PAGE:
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Iowa Politics Roundup: Senate Democrats Approve Alternative Abortion Bill - Page 2 PDF Print E-mail
Commentary/Politics - Iowa Politics
Written by Lynn Campbell   
Wednesday, 18 May 2011 08:37

Huckabee’s Iowa Supporters Look for New Candidate

Iowa Republicans who previously backed former Arkansas Governor Mike Huckabee for president began searching Monday for another candidate to support, while Branstad said the race for the 2012 Republican nomination for president will be “wide open.”

“This is probably going to be the most wide-open, competitive race we’ve ever had for the Iowa caucuses,” Branstad said. “With hard work and retail politics, going to all 99 counties and meeting with people and answering the questions, this is a state where you can effectively launch a campaign. And it’s not too late.”

The Iowa Straw Poll, which is considered the first test of a presidential candidate’s organizational strength, is scheduled for August 13 in Ames. A GOP presidential debate broadcast live on Fox News will be held two days before the event. In past years, some candidates have decided to end their campaigns after a poor showing in the straw poll.

Branstad on Monday warned against candidates skipping the Iowa Straw Poll, as eventual 2008 Republican presidential nominee John McCain did the last time around.

“He didn’t win the presidency, either. I think that was a mistake,” said Branstad, whose Iowa Department of Management Director David Roederer was McCain’s 2008 state chair in Iowa. “I wouldn’t look to his campaign as the ideal in terms of how to run a successful, winning campaign and be elected president.”

Huckabee, the winner of the 2008 Iowa caucuses, announced Saturday on his Fox News show that he will not seek the Republican nomination for president in 2012. A recent poll showed he would have again been a front-runner among Iowa Republicans should he have decided to run.

Real-estate tycoon Donald Trump announced Monday that he, too, has decided against running for president. Trump was scheduled to make his first visit to Iowa next month as the keynote speaker of the Republican Party of Iowa’s annual Lincoln Dinner on June 10 in Des Moines.

State Senator Merlin Bartz (R-Grafton) was among those who supported Huckabee during the 2008 presidential race. Huckabee captured 34.4 percent of the vote among Iowa Republicans, easily winning the Iowa caucuses over Mitt Romney, Fred Thompson, John McCain, Ron Paul, Rudy Giuliani, Duncan Hunter, and Tom Tancredo.

“The major reason that I ended up with Huckabee during the 2008 cycle was there was a genuineness that I really liked,” Bartz told IowaPolitics.com. “He didn’t seem to have any facade, and there were a couple of particular presidential candidates that I was concerned about that. ...

“To have him [Huckabee] not run again this time is frankly going to be a little disappointment, but it will also create a situation where I will start looking at the other contenders, because I was frankly waiting to see what his decision was going to be.”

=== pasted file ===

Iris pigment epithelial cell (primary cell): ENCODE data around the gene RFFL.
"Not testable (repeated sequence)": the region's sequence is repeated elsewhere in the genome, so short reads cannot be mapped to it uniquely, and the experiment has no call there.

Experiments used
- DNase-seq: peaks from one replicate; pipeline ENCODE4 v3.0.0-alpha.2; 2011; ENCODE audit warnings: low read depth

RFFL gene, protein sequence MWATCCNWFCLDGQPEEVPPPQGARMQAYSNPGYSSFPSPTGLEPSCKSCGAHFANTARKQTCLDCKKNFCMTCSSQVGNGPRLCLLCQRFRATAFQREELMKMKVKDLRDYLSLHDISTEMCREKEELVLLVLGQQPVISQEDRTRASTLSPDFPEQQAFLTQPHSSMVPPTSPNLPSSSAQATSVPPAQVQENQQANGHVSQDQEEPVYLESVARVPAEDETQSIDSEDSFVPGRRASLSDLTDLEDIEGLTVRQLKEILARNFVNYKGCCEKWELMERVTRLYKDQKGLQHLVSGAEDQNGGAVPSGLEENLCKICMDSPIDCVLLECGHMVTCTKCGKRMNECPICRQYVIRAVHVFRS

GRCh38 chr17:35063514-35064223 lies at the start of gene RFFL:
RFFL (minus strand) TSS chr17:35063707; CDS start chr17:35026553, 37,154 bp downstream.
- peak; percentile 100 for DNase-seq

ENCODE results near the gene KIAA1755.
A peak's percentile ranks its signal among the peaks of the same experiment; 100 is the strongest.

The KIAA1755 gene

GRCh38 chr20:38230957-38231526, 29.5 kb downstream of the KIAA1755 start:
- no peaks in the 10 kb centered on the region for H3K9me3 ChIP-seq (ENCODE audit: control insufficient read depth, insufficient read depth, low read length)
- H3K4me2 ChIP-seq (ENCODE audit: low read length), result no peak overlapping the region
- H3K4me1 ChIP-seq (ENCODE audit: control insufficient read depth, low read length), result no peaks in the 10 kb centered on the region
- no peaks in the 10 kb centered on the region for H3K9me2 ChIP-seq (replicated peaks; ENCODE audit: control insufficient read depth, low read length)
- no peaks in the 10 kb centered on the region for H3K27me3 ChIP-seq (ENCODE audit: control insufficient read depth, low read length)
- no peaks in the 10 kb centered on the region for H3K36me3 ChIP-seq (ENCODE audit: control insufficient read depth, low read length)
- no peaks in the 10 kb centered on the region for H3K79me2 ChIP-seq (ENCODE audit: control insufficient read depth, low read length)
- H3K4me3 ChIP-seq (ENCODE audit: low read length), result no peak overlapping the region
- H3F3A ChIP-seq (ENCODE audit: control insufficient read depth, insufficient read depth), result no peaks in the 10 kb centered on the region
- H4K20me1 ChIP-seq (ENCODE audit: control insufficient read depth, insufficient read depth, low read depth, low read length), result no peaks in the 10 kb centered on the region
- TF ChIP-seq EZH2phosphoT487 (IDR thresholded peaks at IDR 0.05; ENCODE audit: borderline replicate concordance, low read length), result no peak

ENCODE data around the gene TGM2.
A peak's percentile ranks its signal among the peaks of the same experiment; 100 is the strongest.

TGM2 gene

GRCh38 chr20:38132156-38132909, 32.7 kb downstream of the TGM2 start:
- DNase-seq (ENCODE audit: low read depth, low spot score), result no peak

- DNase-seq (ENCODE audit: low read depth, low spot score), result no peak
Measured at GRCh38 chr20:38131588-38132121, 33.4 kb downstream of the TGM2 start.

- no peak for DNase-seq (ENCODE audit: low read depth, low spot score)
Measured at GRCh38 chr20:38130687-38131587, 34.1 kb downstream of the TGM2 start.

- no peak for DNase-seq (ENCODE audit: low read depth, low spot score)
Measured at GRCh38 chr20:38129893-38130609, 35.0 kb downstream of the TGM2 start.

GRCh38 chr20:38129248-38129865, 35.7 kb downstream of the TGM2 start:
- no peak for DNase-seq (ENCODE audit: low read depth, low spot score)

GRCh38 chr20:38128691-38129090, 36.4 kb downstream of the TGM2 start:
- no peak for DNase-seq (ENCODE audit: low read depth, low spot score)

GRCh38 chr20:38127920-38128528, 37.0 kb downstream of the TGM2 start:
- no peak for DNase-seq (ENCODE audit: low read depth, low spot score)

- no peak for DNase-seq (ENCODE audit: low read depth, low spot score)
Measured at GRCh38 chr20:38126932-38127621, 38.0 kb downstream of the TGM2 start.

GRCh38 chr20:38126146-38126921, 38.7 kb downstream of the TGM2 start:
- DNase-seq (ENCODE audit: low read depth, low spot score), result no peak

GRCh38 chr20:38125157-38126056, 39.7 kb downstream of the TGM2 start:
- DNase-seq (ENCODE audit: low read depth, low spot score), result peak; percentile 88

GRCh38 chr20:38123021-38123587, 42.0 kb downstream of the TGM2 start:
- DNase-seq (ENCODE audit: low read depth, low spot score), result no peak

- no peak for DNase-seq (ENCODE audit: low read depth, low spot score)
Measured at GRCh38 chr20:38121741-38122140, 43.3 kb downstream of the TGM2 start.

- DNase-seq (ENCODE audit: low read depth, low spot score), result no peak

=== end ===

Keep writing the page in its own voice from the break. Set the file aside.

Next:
Support for Huckabee, an ordained Southern Baptist minister, among Iowa Republicans shows the strength of the social-conservative vote in Iowa, political observers said. Former New Hampshire Republican Chair Fergus Cullen wrote in an editorial published during the weekend that candidates who aren’t as socially conservative can’t compete in Iowa.

But Branstad took issue with Cullen’s editorial, which said: “Iowa Republicans have marginalized themselves to the point where competing in Iowa has become optional.”

“Mr. Cullen couldn’t be further from the facts,” Branstad said. “The truth is that Iowa is a full-spectrum state. I think the primary election that I won last year proves that. I would also point out that the front-runner, Mike Huckabee, made a decision over the weekend, which is momentous. He is not running this time, which means he got the largest block of votes in the Iowa caucuses four years ago and those are up for grabs.”

Branstad said several social conservatives are in the race for the 2012 Republican nomination for president. He said he thinks former U.S. House Speaker Newt Gingrich “sees a real opening” and is putting in a real effort here in Iowa, and U.S. Representative Michele Bachmann of Minnesota “has an appeal.” He also cited former Pennsylvania Senator Rick Santorum and former Minnesota Governor Tim Pawlenty as possibly attracting support from former Huckabee supporters.

Some state lawmakers have already lined up behind 2012 Republican presidential candidates. Iowa House Majority Leader Linda Upmeyer (R-Garner) is the state chair for Gingrich, who Monday launched a 17-stop campaign trip across Iowa after officially declaring his candidacy last week.

State Representative Jeff Kaufmann (R-Wilton) will be a senior policy adviser to Gingrich. State Representative Erik Helland (R-Johnston) is leading Pawlenty’s Iowa campaign team. And state Senator Sorenson is expected to be the political director for Bachmann.

The Iowa caucuses are scheduled for February 6.

This article was produced by IowaPolitics.com. For more stories on Iowa politics, visit RCReader.com/y/iapolitics.

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